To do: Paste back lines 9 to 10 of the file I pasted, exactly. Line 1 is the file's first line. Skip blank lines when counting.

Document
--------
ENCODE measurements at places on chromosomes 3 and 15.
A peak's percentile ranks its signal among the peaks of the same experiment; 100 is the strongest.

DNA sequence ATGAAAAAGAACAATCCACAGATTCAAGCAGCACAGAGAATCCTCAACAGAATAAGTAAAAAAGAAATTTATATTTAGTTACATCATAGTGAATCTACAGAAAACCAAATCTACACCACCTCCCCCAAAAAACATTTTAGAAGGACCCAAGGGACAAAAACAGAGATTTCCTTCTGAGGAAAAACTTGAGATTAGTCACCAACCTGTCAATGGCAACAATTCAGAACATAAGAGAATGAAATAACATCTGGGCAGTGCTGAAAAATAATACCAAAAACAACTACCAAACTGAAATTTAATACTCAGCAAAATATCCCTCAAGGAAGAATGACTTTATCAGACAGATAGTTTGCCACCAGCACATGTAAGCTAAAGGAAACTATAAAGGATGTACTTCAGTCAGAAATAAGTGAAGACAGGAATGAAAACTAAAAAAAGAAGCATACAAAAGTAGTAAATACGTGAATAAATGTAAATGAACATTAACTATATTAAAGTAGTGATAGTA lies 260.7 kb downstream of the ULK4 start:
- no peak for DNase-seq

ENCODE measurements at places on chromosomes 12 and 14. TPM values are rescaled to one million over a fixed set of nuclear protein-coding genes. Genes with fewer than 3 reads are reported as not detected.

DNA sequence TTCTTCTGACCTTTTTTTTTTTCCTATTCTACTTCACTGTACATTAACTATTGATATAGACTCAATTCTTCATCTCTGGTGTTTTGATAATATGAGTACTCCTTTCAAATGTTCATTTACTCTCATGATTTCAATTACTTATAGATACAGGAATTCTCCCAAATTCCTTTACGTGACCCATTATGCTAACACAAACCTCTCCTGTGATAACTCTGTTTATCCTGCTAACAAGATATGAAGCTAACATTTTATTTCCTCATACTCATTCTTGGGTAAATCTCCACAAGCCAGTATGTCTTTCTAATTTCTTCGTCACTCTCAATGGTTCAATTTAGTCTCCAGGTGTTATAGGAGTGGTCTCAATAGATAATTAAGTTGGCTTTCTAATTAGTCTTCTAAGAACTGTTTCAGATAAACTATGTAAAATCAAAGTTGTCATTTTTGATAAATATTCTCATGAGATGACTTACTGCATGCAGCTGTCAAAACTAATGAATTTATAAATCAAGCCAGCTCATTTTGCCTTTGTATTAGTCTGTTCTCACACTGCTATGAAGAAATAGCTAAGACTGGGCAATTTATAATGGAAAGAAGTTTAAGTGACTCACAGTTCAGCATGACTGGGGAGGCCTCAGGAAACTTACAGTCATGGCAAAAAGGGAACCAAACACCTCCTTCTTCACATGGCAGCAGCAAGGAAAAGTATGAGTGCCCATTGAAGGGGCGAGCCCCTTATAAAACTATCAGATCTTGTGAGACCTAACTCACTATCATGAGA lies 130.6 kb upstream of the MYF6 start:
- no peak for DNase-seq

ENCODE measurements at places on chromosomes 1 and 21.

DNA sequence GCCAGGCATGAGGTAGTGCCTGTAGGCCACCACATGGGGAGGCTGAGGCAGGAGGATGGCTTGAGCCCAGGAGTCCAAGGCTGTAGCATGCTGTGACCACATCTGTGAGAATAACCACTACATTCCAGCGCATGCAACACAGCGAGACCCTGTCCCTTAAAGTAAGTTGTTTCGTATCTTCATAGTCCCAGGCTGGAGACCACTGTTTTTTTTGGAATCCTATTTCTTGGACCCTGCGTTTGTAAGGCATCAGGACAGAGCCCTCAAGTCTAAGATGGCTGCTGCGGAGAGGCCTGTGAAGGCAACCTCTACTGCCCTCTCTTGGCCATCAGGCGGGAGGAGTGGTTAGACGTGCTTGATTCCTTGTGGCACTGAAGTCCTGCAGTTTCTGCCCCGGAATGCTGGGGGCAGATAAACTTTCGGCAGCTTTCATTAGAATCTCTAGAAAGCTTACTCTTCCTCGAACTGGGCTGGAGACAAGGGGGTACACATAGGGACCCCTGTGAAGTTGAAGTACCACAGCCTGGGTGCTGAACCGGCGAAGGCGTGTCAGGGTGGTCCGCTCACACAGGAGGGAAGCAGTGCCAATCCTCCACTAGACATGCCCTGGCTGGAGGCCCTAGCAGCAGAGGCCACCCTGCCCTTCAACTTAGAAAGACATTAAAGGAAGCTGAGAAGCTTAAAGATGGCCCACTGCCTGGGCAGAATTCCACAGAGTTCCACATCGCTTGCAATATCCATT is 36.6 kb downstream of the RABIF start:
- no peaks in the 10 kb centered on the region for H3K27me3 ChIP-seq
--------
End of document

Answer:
DNA sequence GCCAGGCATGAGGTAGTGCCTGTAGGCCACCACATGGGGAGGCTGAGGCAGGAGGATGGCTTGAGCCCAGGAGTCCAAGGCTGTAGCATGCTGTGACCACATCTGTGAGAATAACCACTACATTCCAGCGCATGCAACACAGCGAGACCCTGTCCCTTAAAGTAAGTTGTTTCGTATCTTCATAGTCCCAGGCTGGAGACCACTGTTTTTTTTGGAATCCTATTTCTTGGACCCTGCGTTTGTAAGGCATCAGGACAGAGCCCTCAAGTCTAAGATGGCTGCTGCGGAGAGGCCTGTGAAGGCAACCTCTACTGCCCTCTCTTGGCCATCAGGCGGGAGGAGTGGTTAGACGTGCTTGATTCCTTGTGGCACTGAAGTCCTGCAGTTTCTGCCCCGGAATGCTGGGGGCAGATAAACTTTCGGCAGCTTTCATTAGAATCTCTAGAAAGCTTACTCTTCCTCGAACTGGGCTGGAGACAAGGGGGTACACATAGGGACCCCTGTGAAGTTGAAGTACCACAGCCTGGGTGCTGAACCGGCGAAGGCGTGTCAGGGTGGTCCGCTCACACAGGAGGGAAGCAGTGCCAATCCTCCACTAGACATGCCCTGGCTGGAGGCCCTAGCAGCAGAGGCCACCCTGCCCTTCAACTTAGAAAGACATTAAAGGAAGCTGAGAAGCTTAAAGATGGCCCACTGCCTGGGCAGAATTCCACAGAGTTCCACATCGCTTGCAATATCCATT is 36.6 kb downstream of the RABIF start:
- no peaks in the 10 kb centered on the region for H3K27me3 ChIP-seq